Just lately I have been doing a lot of work with speed ratings, testing different theories, and one of the struggles I have had is formulating a query for MySQL that generates the correct median value. You would think that this function would be built-in to MySQL, but unfortunately it’s not, so I had to dig deep to find something that actually works!
The countless number of examples I tested failed in one way or another. The problem is that when the table column contains an odd number of entries, most of the examples I tried worked. BUT, what happens when you have an even number? And in my case the race I was trying to find the median speed value of had 8 runners, so it was imperative I came up with a solution that worked properly on both odd and even number of runners.
I am almost certain this is a problem many people have encountered… and thankfully there is a solution which I will provide later in the article.
But before I do, here’s something you should always remember: FAST HORSES WIN MOST RACES!
I have lost track of the number of times I have discarded the above statement in the past and bet a horse because it had strong trainer stats, or the jockey was riding at the top of his game, or the horse was being backed like winning was not an option. All those factors are well and good, BUT, if the horse can’t run fast enough to actually be a contender then they are all factors that don’t even come into consideration for me anymore. The first thing I check is HOW FAST CAN THE HORSE RUN.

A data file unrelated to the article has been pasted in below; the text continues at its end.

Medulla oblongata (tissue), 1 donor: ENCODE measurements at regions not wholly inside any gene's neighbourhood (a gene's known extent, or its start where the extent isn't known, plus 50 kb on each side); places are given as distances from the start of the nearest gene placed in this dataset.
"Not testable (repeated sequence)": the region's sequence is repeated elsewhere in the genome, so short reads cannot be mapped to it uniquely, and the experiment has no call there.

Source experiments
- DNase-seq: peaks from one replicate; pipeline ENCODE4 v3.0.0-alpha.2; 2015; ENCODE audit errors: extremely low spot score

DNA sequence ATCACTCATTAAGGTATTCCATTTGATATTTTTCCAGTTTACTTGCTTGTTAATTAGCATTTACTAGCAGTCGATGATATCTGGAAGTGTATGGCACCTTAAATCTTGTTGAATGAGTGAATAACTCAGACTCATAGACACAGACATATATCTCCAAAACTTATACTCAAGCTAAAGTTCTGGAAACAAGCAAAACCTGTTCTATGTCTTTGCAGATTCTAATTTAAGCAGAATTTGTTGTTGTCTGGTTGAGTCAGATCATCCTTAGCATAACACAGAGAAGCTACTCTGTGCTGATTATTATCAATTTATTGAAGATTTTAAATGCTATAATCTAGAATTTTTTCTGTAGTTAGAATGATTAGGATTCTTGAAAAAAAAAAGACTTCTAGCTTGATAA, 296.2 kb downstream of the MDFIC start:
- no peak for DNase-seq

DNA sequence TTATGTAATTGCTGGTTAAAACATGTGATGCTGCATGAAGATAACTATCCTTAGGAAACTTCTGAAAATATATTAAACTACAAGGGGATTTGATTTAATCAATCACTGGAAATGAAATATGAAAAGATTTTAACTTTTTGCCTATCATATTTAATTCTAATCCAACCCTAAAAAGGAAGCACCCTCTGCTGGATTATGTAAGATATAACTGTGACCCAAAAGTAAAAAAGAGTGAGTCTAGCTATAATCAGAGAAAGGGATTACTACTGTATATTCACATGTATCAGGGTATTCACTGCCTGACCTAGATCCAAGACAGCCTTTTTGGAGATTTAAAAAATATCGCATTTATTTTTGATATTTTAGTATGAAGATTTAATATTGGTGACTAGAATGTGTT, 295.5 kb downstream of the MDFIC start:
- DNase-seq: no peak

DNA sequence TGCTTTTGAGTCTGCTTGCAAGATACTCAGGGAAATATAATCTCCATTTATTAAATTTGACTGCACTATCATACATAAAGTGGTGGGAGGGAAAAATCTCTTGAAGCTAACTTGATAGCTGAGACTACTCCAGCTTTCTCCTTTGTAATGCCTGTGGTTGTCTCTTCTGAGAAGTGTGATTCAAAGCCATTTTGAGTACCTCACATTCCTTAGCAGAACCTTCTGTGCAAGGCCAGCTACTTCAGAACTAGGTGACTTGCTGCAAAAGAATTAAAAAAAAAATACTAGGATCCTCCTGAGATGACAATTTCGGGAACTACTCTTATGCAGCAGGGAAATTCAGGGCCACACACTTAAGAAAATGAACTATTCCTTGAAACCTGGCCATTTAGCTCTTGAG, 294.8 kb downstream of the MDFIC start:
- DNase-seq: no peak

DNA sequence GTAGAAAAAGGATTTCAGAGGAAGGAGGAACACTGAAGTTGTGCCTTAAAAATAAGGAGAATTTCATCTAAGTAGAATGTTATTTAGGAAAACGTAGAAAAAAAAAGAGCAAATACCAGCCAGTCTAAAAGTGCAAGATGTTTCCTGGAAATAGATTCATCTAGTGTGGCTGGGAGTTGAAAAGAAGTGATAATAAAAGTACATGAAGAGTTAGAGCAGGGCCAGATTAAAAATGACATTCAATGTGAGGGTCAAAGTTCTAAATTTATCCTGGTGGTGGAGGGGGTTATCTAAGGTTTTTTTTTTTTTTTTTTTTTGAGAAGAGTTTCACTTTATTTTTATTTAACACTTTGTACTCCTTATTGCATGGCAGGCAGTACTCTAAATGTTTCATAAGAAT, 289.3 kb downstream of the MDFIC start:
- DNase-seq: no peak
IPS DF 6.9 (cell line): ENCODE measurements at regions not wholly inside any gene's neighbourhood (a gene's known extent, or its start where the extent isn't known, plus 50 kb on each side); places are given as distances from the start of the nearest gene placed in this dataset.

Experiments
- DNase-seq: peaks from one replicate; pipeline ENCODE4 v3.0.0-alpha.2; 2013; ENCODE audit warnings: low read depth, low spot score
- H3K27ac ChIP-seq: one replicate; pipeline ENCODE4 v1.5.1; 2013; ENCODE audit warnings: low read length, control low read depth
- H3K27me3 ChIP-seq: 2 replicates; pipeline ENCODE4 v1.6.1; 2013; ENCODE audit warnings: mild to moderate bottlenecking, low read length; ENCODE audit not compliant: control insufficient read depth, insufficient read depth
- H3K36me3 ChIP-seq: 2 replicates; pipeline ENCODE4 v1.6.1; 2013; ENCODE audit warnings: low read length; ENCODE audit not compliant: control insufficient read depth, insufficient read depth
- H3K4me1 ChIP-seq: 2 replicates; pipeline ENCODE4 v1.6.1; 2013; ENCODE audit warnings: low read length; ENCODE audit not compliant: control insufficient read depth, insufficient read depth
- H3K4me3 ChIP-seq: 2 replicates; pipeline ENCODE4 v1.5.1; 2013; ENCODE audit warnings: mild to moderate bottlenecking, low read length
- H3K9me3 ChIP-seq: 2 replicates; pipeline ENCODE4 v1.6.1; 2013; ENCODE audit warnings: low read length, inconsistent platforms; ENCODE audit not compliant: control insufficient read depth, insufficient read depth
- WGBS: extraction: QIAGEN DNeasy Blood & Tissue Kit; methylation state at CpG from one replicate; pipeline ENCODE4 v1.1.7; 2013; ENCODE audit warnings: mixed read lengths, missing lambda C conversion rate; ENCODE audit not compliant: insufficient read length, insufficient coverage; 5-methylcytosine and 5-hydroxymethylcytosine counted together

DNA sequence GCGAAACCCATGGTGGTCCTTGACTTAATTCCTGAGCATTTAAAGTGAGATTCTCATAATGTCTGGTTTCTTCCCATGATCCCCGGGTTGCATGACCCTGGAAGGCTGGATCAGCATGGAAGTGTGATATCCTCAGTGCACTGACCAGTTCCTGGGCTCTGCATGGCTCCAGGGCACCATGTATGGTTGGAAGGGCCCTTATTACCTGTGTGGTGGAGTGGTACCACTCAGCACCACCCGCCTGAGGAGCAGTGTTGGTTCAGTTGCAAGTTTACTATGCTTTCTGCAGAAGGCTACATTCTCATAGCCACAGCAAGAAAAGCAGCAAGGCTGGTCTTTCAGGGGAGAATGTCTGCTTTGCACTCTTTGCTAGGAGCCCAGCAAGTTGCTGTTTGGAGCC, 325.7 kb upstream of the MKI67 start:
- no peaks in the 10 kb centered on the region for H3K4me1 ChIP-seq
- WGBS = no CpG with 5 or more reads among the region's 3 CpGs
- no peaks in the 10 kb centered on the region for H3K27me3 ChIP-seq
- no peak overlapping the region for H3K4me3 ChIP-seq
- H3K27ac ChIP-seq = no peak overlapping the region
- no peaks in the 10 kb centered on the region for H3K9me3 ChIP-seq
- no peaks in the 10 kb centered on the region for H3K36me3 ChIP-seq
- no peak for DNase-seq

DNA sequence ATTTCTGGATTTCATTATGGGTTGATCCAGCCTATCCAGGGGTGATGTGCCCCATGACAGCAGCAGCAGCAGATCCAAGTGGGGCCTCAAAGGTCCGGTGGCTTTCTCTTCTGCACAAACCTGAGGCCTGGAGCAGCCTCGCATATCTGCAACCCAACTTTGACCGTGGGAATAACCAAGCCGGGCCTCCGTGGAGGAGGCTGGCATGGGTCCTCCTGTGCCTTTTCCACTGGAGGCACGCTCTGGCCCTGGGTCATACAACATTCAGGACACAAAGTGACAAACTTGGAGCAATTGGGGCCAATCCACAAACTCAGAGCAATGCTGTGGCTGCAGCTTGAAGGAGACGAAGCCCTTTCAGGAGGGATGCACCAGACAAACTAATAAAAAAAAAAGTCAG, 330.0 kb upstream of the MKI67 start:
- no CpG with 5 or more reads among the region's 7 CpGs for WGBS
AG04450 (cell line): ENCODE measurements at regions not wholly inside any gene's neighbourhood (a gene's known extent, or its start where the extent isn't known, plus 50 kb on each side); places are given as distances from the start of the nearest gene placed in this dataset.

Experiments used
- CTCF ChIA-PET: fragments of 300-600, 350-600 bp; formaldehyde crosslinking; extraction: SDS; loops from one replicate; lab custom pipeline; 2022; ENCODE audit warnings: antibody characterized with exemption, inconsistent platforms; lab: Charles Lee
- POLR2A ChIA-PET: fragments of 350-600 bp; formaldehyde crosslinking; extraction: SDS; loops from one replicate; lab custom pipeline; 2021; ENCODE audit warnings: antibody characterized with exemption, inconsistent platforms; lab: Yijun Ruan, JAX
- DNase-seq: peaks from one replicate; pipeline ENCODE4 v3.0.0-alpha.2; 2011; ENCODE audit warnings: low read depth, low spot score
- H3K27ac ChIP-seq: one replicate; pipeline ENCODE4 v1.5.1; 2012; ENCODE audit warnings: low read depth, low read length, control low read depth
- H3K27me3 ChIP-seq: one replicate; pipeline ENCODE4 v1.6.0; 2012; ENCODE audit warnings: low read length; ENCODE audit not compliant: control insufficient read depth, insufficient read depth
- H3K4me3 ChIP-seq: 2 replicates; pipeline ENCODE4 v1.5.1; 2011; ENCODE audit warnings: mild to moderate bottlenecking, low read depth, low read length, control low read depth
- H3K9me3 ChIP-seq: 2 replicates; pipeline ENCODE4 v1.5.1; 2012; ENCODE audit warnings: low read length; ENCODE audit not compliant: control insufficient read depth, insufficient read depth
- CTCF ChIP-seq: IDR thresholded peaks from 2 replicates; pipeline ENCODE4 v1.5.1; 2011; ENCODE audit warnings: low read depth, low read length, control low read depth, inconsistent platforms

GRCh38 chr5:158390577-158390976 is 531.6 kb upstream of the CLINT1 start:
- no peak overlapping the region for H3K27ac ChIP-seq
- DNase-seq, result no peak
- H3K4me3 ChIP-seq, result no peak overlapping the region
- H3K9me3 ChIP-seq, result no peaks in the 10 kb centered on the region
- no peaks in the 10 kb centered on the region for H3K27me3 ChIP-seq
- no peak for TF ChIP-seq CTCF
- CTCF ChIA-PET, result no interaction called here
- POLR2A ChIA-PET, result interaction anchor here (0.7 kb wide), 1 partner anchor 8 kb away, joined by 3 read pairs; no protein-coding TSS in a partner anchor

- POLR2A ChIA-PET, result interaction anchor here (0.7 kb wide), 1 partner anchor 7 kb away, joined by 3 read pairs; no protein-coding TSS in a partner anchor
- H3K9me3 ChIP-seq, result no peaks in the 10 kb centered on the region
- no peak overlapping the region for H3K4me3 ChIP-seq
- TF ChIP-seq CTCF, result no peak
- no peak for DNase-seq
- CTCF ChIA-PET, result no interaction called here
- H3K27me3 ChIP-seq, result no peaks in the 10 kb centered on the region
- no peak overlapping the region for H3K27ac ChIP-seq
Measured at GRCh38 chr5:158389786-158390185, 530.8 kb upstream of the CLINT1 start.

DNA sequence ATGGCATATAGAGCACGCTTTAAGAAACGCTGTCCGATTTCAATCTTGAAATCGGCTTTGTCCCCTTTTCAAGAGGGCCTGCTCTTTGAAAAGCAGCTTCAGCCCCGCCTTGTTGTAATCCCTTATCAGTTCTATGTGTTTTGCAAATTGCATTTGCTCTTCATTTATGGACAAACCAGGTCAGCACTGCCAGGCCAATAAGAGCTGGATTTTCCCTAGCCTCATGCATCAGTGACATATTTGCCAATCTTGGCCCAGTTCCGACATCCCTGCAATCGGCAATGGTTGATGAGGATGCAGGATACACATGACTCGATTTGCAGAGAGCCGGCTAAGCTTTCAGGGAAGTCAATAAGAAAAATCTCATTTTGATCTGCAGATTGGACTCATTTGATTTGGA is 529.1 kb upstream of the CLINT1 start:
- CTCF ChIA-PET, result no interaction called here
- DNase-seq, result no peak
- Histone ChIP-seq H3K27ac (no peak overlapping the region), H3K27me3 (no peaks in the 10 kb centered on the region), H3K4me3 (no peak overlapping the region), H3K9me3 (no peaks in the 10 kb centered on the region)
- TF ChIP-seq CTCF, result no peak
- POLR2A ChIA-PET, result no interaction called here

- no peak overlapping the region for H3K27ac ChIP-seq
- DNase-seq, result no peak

Again, it’s pointless if the horse has a feather-weight handicap mark, if the horse can’t run to save itself, then it may require a walking race entry for it to win. A lot of horses just cannot run fast – and if you can identify those horses early I have found that you can eliminate a good number of the runners almost immediately and then focus on the true contenders. Makes finding the winner a damn sight easier!
So… the strategy I have been using lately is to sort the runners in terms of speed, fastest to slowest, based on a very good speed rating service I have found (more about this in another article). I then calculate the median value – and for those who don’t know what the median is: essentially it is the middle number in the range. For odd numbers this is easy, the median value in a 5 runner race would be 3, with 2 either side, the top 2 and the bottom 2.
For an even number of runners, say a 8 horse race, you have had to average the 3rd and 4th values to find the median.
Essentially, I eliminate any horse below median – 1 from the equation now immediately! Sometimes it only knocks out a couple of contenders, other times it knocks out more, but the object of the exercise is to find a starting point for selection, and this does the trick well. It leaves me to focus on those horses, that based on speed, have a decent chance of winning.
If you use any decent spreadsheet package you will find the median function is there. For quick calculations I use Libre Calc, part of the Libre Office suite which is open source and free to use. The same functionality is built into Microsoft Excel.
However, if like me you import a range of data into MySQL tables, then the following SQL will prove invaluable and save you a lot of time searching for a solution to find the median value:
SELECT AVG(middle_values) AS 'median' FROM (
SELECT t1.horse_speed AS 'middle_values' FROM
SELECT @row:=@row+1 as `row`, x.horse_speed
FROM speed AS x, (SELECT @row:=0) AS r
ORDER BY x.horse_speed
) AS t1,
SELECT COUNT(*) as 'count'
FROM speed x
) AS t2
WHERE t1.row >= t2.count/2 and t1.row <= ((t2.count/2) +1)) AS t3;
Just change the horse_speed reference to your own column name and you are done and this works.
Using statistics is a powerful way to analyse horse races and sports events, and over the course of the year we will be learning how to apply statistical analysis to our selection process.
Hope this proves helpful.